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Microsoft Azure

What is Azure Public IP Address Prefix?

Public IP Addresses

You need some form of publicly addressable location for any service in Azure that will be available on the Internet. In Azure, this comes in the form of a public IP address, a low-cost option where you consume an address from Microsoft huge repositories – typically based on IPv4.

Public IP addresses, often referred to just as PIPs, are normally allocated on demand. For example, you might deploy a load balancer to NAT a number of virtual machines, and Azure will assign an address to you. You have no idea what that address will be until you get it. By default, the address is dynamic, but with resources such as load balancers or virtual machines, it’s usually best to configure the address with:

  • A static address at no extra cost, so that the address does not change when the associated resource(s) become deallocated.
  • A DNS prefix for a Microsoft-managed domain name.


Some organizations, particularly those with bureaucracies or slow-moving change control processes, will struggle with services that are being deployed publicly on the Internet. For example, let’s pretend that we work for a such an organization that is setting up a service in Azure that will have multiple PIPs. The firewalls of the organization need to be updated to allow inbound or outbound traffic to these PIPs.

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The typical experience is that we have to wait until the service is deployed before we can start to configure the on-premises firewall rules. I have visited in some organizations where a simple process such as setting up a user might take 2 weeks, a request to install Visio might take 6 weeks, or a getting a laptop for a new user might even take over 2 months! How long do you think it will take one of these organizations to allow outbound HTTPS access to a new service?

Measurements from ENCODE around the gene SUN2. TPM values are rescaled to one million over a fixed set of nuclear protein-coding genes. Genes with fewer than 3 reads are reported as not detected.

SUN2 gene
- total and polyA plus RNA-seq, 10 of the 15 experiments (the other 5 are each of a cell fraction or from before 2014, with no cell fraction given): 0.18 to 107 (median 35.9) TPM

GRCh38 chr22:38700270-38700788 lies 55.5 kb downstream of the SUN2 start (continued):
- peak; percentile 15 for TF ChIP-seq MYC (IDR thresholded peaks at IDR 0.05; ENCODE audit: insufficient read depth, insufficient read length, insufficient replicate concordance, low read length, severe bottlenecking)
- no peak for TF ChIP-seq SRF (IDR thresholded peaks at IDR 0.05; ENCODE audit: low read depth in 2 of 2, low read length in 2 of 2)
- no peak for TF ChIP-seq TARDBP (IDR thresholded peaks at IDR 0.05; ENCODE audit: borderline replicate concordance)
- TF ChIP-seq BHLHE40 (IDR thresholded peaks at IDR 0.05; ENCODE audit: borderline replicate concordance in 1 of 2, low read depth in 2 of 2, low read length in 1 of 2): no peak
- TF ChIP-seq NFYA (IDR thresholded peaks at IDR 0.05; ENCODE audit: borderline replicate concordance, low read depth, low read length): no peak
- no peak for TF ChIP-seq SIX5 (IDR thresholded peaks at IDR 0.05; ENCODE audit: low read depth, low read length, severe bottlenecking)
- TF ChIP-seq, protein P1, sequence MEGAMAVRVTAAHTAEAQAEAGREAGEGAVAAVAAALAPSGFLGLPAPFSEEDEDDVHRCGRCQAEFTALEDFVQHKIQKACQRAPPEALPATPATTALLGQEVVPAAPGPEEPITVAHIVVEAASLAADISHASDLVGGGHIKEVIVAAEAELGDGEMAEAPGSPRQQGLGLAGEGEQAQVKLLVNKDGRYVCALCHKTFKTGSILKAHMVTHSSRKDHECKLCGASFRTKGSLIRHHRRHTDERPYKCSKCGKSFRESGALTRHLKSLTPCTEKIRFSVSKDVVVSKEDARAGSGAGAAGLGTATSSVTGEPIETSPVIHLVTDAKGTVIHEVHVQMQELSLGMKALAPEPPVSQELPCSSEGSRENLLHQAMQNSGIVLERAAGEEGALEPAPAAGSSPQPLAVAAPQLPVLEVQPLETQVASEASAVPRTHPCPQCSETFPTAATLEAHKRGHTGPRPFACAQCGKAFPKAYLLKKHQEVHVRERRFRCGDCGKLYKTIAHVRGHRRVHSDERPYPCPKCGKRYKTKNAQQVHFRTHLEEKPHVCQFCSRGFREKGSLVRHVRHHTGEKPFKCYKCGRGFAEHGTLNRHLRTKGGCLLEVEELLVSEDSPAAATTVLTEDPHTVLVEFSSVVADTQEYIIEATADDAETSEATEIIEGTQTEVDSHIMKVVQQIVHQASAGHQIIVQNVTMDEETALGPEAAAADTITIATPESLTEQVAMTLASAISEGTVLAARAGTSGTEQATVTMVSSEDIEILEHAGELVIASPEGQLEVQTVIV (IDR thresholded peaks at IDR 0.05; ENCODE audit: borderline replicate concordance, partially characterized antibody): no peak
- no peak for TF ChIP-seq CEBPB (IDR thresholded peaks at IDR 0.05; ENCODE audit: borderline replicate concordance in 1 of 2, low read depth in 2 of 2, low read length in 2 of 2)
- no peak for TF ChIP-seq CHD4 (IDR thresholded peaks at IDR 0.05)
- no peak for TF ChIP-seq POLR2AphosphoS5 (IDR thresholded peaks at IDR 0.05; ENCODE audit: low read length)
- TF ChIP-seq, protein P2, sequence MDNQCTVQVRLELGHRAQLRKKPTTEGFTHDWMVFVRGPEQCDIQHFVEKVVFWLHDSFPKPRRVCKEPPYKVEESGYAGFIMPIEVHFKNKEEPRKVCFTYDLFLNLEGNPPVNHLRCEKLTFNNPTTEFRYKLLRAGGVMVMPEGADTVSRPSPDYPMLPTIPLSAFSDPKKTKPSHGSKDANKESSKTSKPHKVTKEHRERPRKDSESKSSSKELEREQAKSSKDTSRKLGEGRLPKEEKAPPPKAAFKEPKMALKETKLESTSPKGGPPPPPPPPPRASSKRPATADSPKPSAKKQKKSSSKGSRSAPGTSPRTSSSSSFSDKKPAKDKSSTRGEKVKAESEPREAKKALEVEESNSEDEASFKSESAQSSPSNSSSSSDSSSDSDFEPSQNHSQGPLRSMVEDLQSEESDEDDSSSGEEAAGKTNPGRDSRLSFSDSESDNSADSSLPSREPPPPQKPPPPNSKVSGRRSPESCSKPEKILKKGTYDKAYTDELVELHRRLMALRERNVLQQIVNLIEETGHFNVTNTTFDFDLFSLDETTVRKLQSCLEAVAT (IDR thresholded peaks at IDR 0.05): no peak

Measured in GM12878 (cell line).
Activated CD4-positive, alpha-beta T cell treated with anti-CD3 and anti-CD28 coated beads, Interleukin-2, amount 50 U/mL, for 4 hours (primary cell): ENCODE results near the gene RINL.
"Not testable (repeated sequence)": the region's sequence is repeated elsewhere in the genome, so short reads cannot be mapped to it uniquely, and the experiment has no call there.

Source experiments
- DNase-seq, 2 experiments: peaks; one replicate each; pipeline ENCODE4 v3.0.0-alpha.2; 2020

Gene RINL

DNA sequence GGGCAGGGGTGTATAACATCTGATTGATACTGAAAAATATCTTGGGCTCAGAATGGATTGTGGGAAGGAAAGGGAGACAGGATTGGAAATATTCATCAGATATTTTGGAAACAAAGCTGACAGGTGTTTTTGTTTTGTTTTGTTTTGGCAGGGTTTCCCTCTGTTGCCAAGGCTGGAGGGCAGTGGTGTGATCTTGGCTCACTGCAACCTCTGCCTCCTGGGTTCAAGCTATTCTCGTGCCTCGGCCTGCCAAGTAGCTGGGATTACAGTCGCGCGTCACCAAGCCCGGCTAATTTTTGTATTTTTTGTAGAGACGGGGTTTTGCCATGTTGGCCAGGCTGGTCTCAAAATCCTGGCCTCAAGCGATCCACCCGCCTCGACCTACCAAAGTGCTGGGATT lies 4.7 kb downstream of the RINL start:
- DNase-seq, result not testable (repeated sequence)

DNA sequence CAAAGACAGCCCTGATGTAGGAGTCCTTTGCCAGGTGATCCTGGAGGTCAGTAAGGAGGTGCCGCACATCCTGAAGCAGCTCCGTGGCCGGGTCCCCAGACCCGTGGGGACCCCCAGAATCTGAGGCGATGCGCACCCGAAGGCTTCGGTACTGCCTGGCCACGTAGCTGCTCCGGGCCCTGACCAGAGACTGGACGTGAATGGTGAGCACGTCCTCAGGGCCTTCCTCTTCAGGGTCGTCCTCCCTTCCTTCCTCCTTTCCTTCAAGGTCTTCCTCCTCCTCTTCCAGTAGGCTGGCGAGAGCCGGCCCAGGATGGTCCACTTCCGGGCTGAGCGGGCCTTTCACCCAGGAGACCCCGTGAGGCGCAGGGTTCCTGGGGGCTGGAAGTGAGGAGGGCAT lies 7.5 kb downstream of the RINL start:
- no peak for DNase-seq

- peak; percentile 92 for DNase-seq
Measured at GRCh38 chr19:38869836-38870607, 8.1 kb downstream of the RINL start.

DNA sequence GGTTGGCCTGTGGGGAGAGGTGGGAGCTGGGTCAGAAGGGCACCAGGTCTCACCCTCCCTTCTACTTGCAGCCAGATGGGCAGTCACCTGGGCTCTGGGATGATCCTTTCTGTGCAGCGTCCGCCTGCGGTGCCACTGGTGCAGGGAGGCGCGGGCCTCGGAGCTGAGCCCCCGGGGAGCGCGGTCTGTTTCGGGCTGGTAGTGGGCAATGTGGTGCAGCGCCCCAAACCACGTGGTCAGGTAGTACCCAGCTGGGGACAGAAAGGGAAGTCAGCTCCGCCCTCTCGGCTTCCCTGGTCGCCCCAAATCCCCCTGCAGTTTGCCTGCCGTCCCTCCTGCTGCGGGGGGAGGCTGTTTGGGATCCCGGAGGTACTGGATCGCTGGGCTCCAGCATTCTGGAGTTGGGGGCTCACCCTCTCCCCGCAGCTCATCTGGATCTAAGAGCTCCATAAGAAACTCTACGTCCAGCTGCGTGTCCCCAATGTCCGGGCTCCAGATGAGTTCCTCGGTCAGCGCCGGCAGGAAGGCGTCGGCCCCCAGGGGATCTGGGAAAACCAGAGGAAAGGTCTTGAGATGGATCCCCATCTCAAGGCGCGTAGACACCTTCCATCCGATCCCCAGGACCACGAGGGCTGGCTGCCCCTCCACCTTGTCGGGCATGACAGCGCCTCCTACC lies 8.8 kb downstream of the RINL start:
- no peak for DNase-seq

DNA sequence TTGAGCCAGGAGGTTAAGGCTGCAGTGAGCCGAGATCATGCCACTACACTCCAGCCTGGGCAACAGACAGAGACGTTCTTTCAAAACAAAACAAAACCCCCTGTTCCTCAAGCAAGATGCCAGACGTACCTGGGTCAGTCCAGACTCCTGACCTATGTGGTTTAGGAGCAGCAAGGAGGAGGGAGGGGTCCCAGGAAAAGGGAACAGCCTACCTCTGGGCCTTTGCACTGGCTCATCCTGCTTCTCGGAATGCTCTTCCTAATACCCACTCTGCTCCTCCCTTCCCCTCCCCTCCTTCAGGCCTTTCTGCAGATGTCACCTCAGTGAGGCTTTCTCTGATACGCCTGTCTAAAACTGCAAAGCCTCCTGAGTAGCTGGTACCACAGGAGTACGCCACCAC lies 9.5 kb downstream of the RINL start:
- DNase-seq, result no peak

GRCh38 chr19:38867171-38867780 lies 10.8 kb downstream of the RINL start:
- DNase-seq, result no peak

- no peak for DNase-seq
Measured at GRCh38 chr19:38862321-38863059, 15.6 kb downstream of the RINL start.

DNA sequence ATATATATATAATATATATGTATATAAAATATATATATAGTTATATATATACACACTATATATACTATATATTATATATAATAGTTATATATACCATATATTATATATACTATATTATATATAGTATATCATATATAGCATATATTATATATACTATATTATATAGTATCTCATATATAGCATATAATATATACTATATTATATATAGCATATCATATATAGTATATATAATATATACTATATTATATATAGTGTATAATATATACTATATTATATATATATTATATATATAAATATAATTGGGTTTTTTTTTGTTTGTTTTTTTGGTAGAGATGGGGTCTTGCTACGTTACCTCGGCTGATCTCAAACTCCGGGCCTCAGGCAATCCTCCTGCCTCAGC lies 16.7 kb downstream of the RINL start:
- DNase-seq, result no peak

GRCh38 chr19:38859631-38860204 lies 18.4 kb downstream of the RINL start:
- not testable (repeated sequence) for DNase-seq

The process will be:

  1. Developers and cloud operations build a new service in Azure
  2. The record the PIPs and send a request to the network team and security officer
  3. The security officer hums and haws, and the Cisco people are grumpy because someone is able to do networking with a few mouse clicks
  4. A firewall rule is created to access the service weeks after the service was built and available

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Pre-Determined IP Addresses

The idea of Public IP Address Prefix is that you can pre-request a range of sequential IP addresses from Azure in advance of their deployment. For example, I can request a /28, a /16, or a /8 (there are other ranges) of addresses. I will get a range of addresses from Azure. Note that until the prefix is assigned, there is no pre-determination what the address range will be – you find out what the actual addresses are when the prefix is created.

Once you have the addresses you can approach your network & security teams and pre-create rules to allow outbound (or inbound, if required) access.

A public IP address prefix in Azure [Image Credit: Aidan Finn]
A public IP address prefix in Azure [Image Credit: Aidan Finn]
Afterward, you can create PIPs from this address range; the PIP will get a pre-known address instead of a random address from the massive Microsoft IPv4 repository for that region. In my below screenshot, you can see that I have taken the first three addresses of as public IP addresses that can be allocated to Azure resources:

A sequence of 3 pre-known public IP addresses in Azure [Image Credit: Aidan Finn]
A sequence of 3 pre-known public IP addresses in Azure [Image Credit: Aidan Finn]


Public IP Address Prefix launched in Preview at Microsoft Ignite in a limited number of regions:

  • West Central US
  • West US
  • West US 2
  • Central US
  • North Europe
  • West Europe
  • Southeast Asia

More regions will be added over time. The preview currently requires that you use a special preview flight (version) of the Azure Portal – without it, you cannot create PIPS from the prefix allocation.

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Aidan Finn, Microsoft Most Valuable Professional (MVP), has been working in IT since 1996. He has worked as a consultant and administrator for the likes of Innofactor Norway, Amdahl DMR, Fujitsu, Barclays and Hypo Real Estate Bank International where he dealt with large and complex IT infrastructures and MicroWarehouse Ltd. where he worked with Microsoft partners in the small/medium business space.
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